The most accurate test for detecting prostate cancer is a prostate biopsy. This biopsy involves taking a tissue sample from the prostate and examining it under a microscope, which can help your doctor determine whether there is an uncontrolled growth of cells in the prostate gland.
During a prostate biopsy, your doctor inserts a thin needle into your prostate under image guidance using magnetic resonance imaging (MRI) and/or a transrectal ultrasound TRUS) to collect a tissue sample. The tissue is then examined in a lab to look for cancer cells. Your doctor may insert the biopsy needle through your rectum (transrectal biopsy) or the skin between the scrotum and anus (transperineal biopsy).
What other screening tests are used to detect prostate cancer?
Because a biopsy is an invasive procedure, your doctor may first use one or more of the following methods to screen for prostate cancer:
When your doctor takes a detailed medical history, they may ask you about your symptoms, underlying health conditions (such as diabetes or high blood pressure) and whether you consume alcohol or tobacco in any form. Your doctor may also ask you whether any of your close family members such as a father, uncle or brother were diagnosed with prostate cancer at a young age (under 65 years). You may also be asked other questions such as whether you have experienced weight loss or a change in sex drive.
Digital rectal examination (DRE)
A thorough physical examination will also allow your doctor to assess your general health by looking for any signs of disease.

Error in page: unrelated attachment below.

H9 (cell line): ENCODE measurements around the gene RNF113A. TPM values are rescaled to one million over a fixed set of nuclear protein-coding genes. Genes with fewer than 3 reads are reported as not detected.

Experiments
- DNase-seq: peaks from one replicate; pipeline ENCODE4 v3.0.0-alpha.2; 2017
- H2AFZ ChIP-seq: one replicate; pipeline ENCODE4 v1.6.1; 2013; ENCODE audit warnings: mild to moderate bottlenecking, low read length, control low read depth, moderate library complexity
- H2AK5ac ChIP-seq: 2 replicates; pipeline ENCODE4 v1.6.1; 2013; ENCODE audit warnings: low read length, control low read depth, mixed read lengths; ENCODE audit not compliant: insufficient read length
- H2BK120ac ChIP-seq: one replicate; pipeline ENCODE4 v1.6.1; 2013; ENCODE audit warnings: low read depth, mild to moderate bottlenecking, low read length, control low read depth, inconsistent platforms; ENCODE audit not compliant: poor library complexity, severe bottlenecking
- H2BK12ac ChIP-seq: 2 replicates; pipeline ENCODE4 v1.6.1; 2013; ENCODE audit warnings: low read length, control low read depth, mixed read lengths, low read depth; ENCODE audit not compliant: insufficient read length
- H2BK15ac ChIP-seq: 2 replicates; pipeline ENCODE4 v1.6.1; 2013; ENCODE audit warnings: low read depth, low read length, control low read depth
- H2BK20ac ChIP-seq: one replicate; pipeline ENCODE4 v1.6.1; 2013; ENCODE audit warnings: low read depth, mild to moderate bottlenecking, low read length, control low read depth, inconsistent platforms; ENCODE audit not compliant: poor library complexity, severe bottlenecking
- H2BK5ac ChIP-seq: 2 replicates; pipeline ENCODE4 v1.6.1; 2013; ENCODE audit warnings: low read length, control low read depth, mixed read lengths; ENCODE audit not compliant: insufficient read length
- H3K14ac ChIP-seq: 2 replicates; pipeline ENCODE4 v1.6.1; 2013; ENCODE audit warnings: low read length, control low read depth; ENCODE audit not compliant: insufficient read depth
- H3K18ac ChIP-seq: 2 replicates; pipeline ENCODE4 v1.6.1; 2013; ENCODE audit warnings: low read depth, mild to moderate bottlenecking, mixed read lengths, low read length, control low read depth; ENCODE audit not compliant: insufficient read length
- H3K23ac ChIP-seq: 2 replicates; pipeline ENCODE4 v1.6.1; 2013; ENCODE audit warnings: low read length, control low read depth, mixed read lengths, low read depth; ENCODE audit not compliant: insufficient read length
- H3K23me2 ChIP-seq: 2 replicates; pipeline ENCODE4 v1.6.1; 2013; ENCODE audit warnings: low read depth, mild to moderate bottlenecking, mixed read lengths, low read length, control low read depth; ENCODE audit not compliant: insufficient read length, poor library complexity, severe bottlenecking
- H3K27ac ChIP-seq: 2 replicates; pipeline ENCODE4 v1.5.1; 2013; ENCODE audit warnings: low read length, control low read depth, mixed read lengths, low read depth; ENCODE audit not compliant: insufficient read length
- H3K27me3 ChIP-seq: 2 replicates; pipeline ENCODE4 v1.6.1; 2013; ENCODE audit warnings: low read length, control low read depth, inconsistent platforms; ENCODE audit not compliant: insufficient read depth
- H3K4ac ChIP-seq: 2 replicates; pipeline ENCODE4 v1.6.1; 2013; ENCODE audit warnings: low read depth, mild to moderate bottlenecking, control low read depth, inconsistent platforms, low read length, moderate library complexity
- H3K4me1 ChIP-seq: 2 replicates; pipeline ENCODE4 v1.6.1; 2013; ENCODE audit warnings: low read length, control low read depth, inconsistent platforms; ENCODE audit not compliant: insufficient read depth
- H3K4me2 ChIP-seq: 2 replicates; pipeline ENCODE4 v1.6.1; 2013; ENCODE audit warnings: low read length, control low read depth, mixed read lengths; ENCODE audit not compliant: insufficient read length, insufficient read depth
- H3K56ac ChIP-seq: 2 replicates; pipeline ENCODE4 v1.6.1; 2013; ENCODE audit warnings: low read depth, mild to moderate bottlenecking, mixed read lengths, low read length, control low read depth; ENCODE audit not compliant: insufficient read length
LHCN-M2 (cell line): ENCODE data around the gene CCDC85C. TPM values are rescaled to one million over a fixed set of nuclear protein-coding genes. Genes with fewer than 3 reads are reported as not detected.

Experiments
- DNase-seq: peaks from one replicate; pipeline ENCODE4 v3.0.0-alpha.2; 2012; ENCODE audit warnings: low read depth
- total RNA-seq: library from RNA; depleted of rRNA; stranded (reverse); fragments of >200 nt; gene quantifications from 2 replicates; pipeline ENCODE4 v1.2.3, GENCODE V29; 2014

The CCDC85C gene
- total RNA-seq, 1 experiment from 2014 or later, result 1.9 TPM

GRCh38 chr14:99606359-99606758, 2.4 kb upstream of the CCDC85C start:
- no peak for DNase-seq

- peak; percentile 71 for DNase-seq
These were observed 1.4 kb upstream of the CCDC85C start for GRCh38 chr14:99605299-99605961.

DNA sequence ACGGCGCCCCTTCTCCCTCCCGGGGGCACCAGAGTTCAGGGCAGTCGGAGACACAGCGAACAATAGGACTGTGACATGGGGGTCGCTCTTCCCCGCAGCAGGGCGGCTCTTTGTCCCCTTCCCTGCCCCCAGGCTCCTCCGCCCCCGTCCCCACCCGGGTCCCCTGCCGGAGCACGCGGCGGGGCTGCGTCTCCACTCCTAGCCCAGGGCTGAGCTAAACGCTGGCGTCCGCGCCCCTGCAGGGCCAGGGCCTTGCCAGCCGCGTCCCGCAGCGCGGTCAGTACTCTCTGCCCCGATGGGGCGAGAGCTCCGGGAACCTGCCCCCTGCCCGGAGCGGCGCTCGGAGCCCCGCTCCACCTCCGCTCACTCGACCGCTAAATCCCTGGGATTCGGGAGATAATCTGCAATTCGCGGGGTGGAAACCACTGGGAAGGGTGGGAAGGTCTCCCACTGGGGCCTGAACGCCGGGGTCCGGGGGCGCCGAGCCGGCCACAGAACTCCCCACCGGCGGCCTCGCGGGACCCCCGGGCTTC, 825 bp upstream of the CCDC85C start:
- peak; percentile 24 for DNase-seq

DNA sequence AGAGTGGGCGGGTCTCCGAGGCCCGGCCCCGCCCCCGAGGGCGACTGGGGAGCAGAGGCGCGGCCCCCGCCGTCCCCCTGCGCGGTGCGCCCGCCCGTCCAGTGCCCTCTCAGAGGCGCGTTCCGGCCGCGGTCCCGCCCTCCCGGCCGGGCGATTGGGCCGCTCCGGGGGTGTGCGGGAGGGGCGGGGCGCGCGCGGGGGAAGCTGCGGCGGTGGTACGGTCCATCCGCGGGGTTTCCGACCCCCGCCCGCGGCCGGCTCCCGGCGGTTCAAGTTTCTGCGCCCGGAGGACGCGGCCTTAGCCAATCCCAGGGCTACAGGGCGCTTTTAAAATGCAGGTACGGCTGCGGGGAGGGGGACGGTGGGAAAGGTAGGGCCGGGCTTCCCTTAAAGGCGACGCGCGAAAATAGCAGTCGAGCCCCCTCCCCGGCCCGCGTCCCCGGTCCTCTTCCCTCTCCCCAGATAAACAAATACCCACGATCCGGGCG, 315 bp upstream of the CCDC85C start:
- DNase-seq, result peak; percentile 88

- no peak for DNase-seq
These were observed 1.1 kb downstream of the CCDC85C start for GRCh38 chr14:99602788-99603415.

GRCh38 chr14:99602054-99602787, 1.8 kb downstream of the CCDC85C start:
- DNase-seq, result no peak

Your doctor may order a digital rectal examination (DRE). During a DRE, your doctor will insert a gloved, lubricated finger into your rectum and try to feel for any lumps, irregularities or hard areas on the prostate that could suggest cancer. This examination will also provide clues as to whether the cancer is in one or both sides of the prostate and whether it has spread to the nearby structures.
Prostate-specific antigen (PSA) blood test
Your doctor may order blood tests to look for blood counts or inflammatory markers (substances increased in the blood in response to an infection or inflammation). One blood test may measure the levels of a type of protein called PSA, which is made by both normal and cancerous cells in the prostate.
A PSA test does not indicate with 100% accuracy whether a person has prostate cancer. Thus, it is generally used to screen high-risk groups or as a preliminary test. Most people without prostate cancer have PSA levels less than 4 ng/mL (nanograms per milliliter). There is almost a 50% chance that a person has prostate cancer if their blood PSA levels are above 10 ng/mL. However, men with prostate cancer may have PSA levels less than 4 ng/mL. Moreover, higher PSA levels may be observed in noncancerous conditions such as benign prostatic hyperplasia (BPH).
Is a prostate biopsy painful?
Chances of feeling any significant pain during a prostate biopsy are generally low, because your doctor will numb the area with an anesthetic shot.
However, you may feel some pain after the procedure, especially when sitting. Pain may occur in the area between the anus and scrotum and can last for a day or two. Your doctor may prescribe pain medications and suggest that you take it easy for a few days after the procedure.
What are potential complications of a prostate biopsy?
While prostate biopsy is a fairly quick and simple procedure that takes about 10 minutes to complete, complications of the procedure may include:
- Pain lasting for a few days or a week
- Hematuria (blood in urine) lasting for a few days to many weeks
- Blood in stools lasting for a day or two
- Blood in the semen lasting for four to eight weeks
- Fever with chills (indicative of an infection and must be reported immediately to your doctor)
- Inability to pass urine or urinary retention (a rare but dangerous complication and one must seek urgent medical attention)
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